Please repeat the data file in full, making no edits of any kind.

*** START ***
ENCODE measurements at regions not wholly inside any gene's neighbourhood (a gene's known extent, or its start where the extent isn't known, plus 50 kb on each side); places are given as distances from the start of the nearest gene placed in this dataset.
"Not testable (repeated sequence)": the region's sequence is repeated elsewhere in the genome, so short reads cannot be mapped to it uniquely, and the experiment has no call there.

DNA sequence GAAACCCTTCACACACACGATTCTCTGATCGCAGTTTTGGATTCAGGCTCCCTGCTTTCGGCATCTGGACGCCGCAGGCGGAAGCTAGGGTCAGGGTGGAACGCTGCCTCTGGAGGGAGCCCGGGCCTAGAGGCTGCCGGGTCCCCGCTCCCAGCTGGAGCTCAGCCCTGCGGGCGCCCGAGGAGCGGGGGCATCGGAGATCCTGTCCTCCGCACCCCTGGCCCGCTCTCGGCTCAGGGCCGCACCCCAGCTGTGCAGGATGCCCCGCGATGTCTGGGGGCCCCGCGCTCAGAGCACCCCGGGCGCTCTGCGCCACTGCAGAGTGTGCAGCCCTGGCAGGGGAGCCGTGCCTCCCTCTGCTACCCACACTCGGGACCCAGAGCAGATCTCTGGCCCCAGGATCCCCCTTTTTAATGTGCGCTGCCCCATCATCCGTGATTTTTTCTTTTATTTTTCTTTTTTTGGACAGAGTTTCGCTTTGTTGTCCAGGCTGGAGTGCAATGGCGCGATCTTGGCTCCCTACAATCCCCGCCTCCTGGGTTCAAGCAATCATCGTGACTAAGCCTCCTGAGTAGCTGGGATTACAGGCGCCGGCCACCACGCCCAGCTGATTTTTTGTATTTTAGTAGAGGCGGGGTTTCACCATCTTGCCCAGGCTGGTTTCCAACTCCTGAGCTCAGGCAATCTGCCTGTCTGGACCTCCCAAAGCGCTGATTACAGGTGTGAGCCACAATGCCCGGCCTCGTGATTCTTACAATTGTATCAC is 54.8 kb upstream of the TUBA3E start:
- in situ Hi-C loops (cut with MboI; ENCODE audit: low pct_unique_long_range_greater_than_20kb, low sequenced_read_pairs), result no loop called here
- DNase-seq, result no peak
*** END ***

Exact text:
ENCODE measurements at regions not wholly inside any gene's neighbourhood (a gene's known extent, or its start where the extent isn't known, plus 50 kb on each side); places are given as distances from the start of the nearest gene placed in this dataset.
"Not testable (repeated sequence)": the region's sequence is repeated elsewhere in the genome, so short reads cannot be mapped to it uniquely, and the experiment has no call there.

DNA sequence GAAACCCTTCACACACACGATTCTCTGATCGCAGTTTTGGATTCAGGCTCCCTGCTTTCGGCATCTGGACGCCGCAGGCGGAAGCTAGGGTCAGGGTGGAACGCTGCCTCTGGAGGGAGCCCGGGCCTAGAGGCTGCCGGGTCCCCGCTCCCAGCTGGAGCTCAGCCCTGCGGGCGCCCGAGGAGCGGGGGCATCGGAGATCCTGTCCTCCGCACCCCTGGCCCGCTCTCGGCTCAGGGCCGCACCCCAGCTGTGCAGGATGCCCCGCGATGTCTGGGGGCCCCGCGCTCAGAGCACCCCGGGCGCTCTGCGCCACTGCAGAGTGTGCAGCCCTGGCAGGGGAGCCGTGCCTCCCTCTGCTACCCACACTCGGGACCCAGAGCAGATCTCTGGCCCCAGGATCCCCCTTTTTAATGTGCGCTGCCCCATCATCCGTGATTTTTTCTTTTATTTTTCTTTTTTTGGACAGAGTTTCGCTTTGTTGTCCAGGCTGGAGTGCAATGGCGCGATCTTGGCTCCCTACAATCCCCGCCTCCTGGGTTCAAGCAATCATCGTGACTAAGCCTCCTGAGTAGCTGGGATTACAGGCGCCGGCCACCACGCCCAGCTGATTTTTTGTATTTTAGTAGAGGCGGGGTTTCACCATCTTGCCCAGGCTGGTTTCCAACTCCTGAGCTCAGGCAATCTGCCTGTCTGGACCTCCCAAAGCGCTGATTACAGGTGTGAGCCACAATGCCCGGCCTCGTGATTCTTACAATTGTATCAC is 54.8 kb upstream of the TUBA3E start:
- in situ Hi-C loops (cut with MboI; ENCODE audit: low pct_unique_long_range_greater_than_20kb, low sequenced_read_pairs), result no loop called here
- DNase-seq, result no peak